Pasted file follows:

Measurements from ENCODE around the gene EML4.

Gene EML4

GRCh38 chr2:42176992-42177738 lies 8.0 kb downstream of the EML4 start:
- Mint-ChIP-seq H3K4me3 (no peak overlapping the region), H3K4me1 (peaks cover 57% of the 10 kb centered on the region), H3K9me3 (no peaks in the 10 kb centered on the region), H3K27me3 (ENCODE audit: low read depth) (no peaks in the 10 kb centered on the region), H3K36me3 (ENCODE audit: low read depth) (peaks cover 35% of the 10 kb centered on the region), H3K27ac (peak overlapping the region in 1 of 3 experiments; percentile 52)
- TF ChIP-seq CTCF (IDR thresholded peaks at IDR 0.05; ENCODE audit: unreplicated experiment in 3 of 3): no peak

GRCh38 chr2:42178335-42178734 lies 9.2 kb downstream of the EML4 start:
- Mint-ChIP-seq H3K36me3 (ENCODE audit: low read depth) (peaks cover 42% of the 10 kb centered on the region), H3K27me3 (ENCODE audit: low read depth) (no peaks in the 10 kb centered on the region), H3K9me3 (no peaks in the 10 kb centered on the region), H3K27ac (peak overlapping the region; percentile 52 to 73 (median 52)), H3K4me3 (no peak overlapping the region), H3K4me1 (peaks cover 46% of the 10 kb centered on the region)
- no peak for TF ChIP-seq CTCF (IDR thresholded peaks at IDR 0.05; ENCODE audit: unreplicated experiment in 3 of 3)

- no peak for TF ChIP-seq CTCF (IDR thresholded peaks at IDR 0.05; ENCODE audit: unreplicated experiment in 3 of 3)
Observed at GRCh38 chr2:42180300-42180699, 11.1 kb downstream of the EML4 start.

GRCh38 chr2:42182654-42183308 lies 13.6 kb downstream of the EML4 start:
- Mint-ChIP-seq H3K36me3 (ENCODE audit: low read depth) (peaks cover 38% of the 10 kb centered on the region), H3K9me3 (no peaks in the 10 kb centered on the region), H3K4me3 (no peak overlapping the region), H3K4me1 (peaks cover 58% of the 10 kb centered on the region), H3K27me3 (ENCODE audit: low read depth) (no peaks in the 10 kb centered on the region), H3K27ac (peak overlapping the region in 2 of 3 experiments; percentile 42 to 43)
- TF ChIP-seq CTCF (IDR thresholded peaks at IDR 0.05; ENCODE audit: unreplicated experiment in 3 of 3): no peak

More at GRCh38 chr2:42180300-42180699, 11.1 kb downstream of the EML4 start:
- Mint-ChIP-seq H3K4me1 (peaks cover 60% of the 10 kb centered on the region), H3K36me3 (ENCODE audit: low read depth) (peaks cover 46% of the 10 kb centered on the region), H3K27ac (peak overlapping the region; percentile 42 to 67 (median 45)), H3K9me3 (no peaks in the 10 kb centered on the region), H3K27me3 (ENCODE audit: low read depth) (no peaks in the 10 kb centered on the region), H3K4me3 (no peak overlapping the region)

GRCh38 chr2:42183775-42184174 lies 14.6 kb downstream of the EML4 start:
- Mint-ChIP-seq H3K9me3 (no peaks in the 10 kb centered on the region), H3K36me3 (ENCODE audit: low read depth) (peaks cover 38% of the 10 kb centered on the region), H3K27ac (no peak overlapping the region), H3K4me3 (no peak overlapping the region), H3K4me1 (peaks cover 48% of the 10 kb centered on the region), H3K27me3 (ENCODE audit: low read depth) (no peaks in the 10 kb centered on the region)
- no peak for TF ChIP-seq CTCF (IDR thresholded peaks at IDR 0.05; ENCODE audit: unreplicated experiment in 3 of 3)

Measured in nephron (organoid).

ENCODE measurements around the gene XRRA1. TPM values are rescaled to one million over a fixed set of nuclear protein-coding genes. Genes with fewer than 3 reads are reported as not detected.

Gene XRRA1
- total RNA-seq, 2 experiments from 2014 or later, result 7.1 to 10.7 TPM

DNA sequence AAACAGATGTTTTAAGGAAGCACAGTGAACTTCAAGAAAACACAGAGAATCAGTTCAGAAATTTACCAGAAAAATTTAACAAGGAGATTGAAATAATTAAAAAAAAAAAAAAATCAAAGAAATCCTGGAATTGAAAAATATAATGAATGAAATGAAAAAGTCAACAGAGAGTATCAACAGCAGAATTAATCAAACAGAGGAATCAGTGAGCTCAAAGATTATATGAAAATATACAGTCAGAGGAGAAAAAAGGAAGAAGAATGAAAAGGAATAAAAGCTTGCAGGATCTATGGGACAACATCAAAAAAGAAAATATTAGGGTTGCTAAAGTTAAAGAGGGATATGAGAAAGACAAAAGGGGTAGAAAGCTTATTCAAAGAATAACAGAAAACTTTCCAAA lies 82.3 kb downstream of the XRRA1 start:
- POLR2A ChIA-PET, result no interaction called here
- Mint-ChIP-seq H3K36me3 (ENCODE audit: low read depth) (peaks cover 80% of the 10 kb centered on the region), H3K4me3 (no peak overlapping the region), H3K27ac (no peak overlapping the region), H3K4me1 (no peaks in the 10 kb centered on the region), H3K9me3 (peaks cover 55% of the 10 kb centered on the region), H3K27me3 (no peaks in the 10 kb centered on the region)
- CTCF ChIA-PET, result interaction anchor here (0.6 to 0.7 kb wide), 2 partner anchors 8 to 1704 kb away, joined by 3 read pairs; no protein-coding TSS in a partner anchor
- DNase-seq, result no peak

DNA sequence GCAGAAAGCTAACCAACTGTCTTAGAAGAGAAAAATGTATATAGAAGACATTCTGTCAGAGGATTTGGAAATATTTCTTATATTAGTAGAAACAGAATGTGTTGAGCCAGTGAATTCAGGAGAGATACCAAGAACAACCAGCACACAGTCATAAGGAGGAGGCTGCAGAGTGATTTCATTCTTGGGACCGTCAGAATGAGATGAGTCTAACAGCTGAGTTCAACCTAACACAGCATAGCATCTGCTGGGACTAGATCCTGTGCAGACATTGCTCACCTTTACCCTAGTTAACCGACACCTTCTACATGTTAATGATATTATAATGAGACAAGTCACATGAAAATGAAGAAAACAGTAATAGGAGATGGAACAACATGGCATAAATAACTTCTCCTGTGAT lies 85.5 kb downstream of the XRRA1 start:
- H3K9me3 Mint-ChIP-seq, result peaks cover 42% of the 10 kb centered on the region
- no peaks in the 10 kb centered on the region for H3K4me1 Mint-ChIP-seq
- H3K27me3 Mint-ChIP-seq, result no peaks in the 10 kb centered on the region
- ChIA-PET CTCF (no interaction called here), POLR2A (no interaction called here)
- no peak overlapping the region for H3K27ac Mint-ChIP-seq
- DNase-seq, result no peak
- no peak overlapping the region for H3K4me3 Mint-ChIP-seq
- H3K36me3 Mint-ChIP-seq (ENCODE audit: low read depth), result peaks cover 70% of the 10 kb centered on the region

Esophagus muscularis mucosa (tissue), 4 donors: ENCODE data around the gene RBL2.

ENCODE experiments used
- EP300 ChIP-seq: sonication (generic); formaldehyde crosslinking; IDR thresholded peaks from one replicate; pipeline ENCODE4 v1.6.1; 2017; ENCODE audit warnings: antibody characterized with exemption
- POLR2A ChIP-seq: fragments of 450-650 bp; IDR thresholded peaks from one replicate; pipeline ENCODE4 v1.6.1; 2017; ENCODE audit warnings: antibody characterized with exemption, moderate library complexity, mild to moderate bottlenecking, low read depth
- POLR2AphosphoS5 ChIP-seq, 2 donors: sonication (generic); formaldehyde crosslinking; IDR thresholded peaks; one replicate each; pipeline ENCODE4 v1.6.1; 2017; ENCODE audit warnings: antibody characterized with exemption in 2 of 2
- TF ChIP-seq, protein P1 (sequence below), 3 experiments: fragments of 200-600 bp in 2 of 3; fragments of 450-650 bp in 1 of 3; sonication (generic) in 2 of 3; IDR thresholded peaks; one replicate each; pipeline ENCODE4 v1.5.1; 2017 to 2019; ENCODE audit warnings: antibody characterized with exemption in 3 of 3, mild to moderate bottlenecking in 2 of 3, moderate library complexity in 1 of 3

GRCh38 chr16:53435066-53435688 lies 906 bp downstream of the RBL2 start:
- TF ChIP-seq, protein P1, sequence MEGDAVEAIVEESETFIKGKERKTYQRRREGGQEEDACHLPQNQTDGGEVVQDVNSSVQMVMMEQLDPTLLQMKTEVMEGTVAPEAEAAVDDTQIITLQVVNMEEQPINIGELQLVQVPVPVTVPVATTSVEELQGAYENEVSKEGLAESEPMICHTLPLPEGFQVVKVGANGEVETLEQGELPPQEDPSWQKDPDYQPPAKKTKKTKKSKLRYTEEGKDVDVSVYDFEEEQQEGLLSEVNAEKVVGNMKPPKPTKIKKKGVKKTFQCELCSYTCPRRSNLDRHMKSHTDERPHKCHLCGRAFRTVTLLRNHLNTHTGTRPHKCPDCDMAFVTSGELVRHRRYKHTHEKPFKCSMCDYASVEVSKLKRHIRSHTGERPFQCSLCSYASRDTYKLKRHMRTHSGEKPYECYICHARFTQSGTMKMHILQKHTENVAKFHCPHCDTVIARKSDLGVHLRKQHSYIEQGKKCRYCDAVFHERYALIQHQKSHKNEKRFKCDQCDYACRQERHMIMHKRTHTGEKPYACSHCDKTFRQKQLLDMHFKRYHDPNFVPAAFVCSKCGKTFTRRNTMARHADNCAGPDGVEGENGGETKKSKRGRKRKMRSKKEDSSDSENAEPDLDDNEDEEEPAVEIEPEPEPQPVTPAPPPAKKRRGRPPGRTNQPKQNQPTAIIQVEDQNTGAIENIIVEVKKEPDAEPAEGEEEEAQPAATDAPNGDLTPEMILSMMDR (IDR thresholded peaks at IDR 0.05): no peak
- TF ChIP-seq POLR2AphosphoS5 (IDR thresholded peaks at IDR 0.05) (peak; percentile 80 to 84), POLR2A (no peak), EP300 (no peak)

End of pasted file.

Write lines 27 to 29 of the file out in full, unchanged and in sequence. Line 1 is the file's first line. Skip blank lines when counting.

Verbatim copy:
- DNase-seq, result no peak

DNA sequence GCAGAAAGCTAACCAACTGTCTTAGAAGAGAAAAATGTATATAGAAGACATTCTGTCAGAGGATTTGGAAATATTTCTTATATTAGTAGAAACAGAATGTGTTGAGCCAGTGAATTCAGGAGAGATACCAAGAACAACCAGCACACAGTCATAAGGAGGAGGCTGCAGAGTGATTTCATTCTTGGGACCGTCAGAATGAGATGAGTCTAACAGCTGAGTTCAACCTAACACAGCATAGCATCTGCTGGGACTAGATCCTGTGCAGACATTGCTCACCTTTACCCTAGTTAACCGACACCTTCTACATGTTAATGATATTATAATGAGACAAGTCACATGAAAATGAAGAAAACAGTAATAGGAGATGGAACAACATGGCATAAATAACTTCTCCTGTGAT lies 85.5 kb downstream of the XRRA1 start:
- H3K9me3 Mint-ChIP-seq, result peaks cover 42% of the 10 kb centered on the region